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If you refrain from trampling the sabbath, from pursuing your own interests on my holy day; if you call the sabbath a delight and the holy day of the Lord honorable; if you honor it, not going your own ways, serving your own interests, or pursuing your own affairs; then you shall take delight in the Lord, and I will make you ride upon the heights of the earth; I will feed you with the heritage of your ancestor Jacob, for the mouth of the Lord has spoken.
Good Advice for Hard Times
As I started writing this sermon yesterday, given some of the stuff that’s happened around here the last month or so, it hit me that a better title for this sermon would be “Good Advice for Hot Times,” because I’ve got to tell you it’s pretty hot in here this morning. Of course, that’s something you’d expect to hear from that Captain Obvious in those Hotels.com commercials, but what you may not know is that right after the unit that supplies the second floor of the education building was replaced, the compressor on the air conditioner that supplies the sanctuary went bad. And even though they replaced that on Friday, the fan for the cooling tower fried. But regardless of the reasons, let’s face it, we’re having a hot time in the old church this morning, but not the good kind. What I want you to remember, though, is this: Hell is hotter, but less humid.
But I’ll tell you, regardless of the cause, I think the results are usually the same. I mean, whether you’re talking about a sudden change in health or circumstance or maybe some trauma, this kind of business can really hammer us physically, maybe making us feel sick too. And it can certainly impact us emotionally, reshaping both our attitudes and our outlook. And as anyone who’s gone through really hard and challenging times will tell you, it can affect us spiritually, sometimes putting so much stress and strain our faith that it breaks. No, hard times can really mess us up on a lot of levels.
But of course, none of this is actually new and exciting. People have always faced situations that move their stress meters into the red. In fact, we have a perfect example of that in the passage we just read from Isaiah. Now, before we go any farther, there’s something y’all need to know. The book of Isaiah probably isn’t one book by one author. Rather it’s more-likely-than-not three books, written by three different people, at three different times, with the first book, chapters one through thirty-nine, written to the people before Judah was conquered by the Babylonians; the second book, chapters forty through fifty-five, intended to give hope to the people who were in captivity after the conquest; and the third book, chapters fifty-six to sixty-six, directed to those who returned to their devastated country after the Persians had defeated the Babylonians.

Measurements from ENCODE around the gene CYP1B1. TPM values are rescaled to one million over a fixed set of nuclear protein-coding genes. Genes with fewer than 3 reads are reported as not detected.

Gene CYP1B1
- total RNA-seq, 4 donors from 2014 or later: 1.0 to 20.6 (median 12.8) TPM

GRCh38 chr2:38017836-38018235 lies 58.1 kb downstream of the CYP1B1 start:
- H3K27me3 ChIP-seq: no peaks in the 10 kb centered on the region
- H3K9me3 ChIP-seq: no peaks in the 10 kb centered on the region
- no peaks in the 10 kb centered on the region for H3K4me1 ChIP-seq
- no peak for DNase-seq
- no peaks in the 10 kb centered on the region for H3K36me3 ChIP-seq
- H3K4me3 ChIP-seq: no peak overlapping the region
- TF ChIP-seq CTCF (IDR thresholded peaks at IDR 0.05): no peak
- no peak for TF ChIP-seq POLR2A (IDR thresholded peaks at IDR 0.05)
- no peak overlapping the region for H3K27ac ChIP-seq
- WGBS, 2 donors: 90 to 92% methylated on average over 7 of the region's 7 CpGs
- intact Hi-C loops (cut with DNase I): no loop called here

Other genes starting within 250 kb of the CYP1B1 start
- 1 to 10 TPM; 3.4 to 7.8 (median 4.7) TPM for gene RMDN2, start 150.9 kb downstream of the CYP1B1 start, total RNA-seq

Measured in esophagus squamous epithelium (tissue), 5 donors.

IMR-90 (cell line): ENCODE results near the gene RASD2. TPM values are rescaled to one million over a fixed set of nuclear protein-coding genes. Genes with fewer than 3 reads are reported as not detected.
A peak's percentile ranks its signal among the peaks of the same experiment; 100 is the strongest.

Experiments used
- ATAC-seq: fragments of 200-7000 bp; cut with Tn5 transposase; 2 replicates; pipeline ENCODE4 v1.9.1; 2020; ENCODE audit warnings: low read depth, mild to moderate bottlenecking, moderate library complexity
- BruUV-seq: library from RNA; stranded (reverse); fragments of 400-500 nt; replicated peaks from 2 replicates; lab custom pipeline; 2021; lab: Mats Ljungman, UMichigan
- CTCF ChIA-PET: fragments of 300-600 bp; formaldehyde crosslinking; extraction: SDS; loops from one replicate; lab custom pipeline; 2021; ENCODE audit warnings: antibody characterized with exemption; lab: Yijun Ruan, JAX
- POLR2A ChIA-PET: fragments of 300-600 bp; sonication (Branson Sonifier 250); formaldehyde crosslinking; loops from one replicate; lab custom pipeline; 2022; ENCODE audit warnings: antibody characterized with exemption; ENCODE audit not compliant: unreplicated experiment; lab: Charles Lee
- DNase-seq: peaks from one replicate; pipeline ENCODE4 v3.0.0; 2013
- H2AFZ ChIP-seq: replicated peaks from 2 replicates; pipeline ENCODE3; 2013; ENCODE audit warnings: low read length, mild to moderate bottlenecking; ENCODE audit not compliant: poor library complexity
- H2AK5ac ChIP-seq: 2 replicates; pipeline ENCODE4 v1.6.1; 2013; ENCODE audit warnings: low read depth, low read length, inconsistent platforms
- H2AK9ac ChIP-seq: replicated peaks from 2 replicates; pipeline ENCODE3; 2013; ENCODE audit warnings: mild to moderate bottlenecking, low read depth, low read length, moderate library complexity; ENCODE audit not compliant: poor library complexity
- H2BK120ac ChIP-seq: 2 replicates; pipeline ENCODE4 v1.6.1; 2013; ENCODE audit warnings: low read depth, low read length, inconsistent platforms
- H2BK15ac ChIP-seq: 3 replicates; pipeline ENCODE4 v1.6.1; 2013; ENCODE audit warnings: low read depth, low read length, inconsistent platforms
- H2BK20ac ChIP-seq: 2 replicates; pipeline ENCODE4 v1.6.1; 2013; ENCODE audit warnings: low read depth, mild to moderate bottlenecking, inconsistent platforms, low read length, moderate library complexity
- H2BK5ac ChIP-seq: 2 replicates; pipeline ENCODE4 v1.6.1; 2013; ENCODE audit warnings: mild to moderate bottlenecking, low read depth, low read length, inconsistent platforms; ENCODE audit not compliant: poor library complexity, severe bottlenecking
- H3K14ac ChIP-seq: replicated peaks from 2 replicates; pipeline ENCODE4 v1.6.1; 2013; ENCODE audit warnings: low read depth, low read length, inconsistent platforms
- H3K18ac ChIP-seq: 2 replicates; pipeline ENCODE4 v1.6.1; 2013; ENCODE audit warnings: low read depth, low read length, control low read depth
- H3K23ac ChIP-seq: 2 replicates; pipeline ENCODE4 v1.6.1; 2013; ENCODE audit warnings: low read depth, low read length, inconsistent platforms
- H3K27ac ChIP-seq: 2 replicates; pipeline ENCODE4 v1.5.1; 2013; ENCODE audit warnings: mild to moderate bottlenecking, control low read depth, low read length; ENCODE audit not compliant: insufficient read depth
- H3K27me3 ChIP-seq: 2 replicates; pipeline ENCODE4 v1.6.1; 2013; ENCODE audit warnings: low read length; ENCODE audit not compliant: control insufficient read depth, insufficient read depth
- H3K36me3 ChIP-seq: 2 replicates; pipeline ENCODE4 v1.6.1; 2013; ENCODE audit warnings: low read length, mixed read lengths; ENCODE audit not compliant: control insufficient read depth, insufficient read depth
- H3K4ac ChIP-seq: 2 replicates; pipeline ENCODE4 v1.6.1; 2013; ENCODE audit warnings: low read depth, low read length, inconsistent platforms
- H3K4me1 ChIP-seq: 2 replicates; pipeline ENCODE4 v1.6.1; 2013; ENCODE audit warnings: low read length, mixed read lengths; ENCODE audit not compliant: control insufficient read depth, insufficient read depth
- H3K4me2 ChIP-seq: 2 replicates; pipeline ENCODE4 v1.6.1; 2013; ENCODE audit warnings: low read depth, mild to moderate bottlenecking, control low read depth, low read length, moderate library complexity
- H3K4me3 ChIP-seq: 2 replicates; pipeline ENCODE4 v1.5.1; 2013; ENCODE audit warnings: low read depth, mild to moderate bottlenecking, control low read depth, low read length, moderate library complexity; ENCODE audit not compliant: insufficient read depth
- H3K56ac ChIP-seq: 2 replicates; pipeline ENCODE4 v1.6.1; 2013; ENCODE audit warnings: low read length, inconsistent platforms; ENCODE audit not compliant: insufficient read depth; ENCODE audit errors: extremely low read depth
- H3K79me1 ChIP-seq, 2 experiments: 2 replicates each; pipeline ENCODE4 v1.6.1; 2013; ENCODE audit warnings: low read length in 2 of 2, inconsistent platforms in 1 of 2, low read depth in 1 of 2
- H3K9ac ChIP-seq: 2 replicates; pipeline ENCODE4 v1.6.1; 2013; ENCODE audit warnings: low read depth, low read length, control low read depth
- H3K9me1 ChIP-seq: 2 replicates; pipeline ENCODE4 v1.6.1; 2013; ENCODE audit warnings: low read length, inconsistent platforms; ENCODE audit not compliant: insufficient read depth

And I think that’s something God must have understood, because in these verses we read a little while ago, I believe he gave them some pretty good advice about how they might endure and maybe even overcome what they were facing. And I’ll tell you, it all came down to them doing two things: two things that they were all capable doing and that could strengthen them physically and emotionally and spiritually, because it would shift their attention from what was wrong to how they might respond. I mean, first, God told them to start showing love to others. Again, listen to what he said: “If you remove the yoke from among you, the pointing of the finger, the speaking of evil, if you offer your food to the hungry and satisfy the needs of the afflicted, then your light shall rise in the darkness and your gloom be like the noonday.” And then he talked about how, with God’s help, they’d be able to restore both the land and themselves to what they were. And that would happen when they decided to show love to others.
And then, second, they needed to start offering praise to God. This is what he said, “If you refrain from trampling the sabbath, from pursuing your own interests on my holy day; if you call the sabbath a delight and the holy day of the Lord honorable; if you honor it, not going your own ways, serving your own interests, or pursuing your own affairs; then you shall take delight in the Lord, and I will make you ride upon the heights of the earth; I will feed you with the heritage of your ancestor Jacob...” Now I love that, “if you call the sabbath a delight...” I’m telling you, in the midst all this stuff they were facing, if they would stop grumbling and complaining and finger pointing and if they would stop demanding their own way on a day that belonged to God not them and if they could view the sabbath, this wonderful gift of God, as a delight, then their whole attitude would change. And even though the situations they faced may be the same, they’d be able to face them with energy and with optimism and with joy knowing that they weren’t facing this alone. Love others and praise God, that was his advice to his people when they were dealing with hard times.
No going back to the beginning, we’ll get the air conditioning fixed and next Sunday we’ll all be as cool as the other side of the pillow. But even though that’s going to happen, I’m sure all kinds of new situations will arise, and I’m talking about stuff that’s going to hit us physically and emotionally and spiritually. As a matter of fact, those things may hit us every bit as hard as what those Jews who returned from exile experienced when they reentered the land. And for that reason, I believe the words that God had for them are also important for us. You see, right now, we can decide that we’re going to love others and we’re going to praise God. Because, frankly, I believe that’s really good advice for hard times.